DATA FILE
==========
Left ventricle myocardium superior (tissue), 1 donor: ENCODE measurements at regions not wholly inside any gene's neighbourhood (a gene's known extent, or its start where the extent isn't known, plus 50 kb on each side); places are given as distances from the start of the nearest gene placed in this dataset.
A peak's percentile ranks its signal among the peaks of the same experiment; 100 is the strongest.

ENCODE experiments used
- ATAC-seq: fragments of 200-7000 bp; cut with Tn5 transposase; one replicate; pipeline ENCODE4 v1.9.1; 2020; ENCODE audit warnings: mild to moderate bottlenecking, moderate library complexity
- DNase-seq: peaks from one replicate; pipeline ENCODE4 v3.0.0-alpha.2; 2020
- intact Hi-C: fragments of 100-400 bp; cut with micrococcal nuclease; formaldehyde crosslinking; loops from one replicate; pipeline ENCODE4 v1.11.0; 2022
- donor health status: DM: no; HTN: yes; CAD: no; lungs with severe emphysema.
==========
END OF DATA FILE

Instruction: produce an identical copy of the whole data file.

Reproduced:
Left ventricle myocardium superior (tissue), 1 donor: ENCODE measurements at regions not wholly inside any gene's neighbourhood (a gene's known extent, or its start where the extent isn't known, plus 50 kb on each side); places are given as distances from the start of the nearest gene placed in this dataset.
A peak's percentile ranks its signal among the peaks of the same experiment; 100 is the strongest.

ENCODE experiments used
- ATAC-seq: fragments of 200-7000 bp; cut with Tn5 transposase; one replicate; pipeline ENCODE4 v1.9.1; 2020; ENCODE audit warnings: mild to moderate bottlenecking, moderate library complexity
- DNase-seq: peaks from one replicate; pipeline ENCODE4 v3.0.0-alpha.2; 2020
- intact Hi-C: fragments of 100-400 bp; cut with micrococcal nuclease; formaldehyde crosslinking; loops from one replicate; pipeline ENCODE4 v1.11.0; 2022
- donor health status: DM: no; HTN: yes; CAD: no; lungs with severe emphysema.